Mechanical models for electrical cables
2005 (English)Licentiate thesis, comprehensive summary (Other scientific)
A theoretical and experimental study of mechanical properties of electrical cables with multi order helical structure has been performed. Relations between applied deformations and local strains in the first order helical structure have been developed. The model is then generalized with a hierarchical approach where the strains at any order helical structure are expressed as functions of strains in the upper order helix under the assumption that all components are sticking to each other.
The force balance between the strains and the friction forces is considered. When the cable is exposed to small bending curvature, the slippage of the component is prevented by the frictional force. At this stage, the components of the cable behave as solid beams. Slippage occurs between the components when the tensile force in the components overcomes the frictional force. This state occurs at sufficiently large bending curvatures and results in a variable bending stiffness varying with the magnitude of the applied bending curvature.
The response of the cable to pure bending is measured and the data is evaluated using the theoretical model described above. Magnitudes of un- known properties of the cable are estimated by comparing the theoretical and experimental data. To utilize the model in terms of life time estimation, a number of parameters were suggested to relate the mechanical properties of the cable to wear and fatigue. A parametric study has been done to investigate how these parameters are affected by changing cable properties or the loading condition.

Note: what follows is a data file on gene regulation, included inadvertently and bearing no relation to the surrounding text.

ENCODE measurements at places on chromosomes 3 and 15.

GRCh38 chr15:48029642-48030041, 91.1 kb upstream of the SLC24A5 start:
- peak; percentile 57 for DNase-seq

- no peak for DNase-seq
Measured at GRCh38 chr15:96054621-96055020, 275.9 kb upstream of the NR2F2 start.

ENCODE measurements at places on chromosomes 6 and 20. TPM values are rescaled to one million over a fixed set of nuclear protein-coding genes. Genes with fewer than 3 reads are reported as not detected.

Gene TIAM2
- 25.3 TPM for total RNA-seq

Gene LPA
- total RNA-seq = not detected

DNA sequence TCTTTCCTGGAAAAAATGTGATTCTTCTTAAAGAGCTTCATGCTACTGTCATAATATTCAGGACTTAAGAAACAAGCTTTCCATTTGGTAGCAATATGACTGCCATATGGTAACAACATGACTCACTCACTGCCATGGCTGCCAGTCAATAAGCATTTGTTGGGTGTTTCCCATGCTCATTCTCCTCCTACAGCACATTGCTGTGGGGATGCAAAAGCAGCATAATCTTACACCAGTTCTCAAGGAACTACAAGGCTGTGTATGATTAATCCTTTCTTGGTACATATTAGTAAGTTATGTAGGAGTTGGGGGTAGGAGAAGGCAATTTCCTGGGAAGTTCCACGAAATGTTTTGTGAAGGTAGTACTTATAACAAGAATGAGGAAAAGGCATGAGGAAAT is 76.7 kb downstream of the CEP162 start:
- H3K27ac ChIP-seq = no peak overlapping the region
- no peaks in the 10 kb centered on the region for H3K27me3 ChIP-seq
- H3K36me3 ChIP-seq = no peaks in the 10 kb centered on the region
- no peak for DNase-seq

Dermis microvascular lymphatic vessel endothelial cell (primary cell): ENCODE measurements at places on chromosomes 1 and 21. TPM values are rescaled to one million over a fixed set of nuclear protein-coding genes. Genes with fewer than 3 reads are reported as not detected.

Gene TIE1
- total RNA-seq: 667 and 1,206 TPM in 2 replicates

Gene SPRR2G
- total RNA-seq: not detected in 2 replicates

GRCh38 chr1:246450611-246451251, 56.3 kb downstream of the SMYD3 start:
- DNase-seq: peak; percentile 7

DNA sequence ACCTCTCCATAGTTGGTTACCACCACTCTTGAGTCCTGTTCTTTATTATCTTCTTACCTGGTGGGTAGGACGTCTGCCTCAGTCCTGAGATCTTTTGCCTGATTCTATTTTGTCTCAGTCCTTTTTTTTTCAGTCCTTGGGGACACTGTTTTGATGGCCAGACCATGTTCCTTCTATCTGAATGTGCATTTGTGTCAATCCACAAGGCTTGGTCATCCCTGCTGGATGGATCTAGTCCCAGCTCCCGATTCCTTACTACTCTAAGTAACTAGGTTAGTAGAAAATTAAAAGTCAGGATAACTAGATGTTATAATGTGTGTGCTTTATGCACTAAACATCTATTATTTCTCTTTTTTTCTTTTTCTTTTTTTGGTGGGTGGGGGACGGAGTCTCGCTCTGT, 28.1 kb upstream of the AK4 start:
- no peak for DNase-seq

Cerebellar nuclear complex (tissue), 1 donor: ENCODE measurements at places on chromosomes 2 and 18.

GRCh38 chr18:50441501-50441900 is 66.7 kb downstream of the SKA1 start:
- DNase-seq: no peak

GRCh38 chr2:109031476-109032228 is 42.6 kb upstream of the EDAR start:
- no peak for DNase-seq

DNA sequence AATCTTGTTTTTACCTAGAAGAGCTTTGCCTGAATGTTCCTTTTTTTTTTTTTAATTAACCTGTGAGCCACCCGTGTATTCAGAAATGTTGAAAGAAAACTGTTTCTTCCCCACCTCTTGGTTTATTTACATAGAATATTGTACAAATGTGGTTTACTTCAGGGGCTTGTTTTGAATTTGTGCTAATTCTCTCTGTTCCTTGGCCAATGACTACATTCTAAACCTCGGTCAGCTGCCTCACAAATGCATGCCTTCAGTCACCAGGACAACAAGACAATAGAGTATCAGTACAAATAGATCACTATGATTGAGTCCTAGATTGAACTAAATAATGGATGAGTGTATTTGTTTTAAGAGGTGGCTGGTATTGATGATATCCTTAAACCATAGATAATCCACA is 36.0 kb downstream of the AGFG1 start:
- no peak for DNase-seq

Place, publisher, year, edition, pages
Stockholm: KTH , 2005. , v, 17 p.
Electrical cable, Industrial robot, Multi order helical struc- ture, mechanical model, fatigue
Fluid Mechanics and Acoustics
IdentifiersURN: urn:nbn:se:kth:diva-486OAI: oai:DiVA.org:kth-486DiVA: diva2:14194
2005-11-18, Seminarierum 5/156, Teknikringen 78A, Stockholm, 13:00
QC 201012032005-11-102005-11-102010-12-03Bibliographically approved
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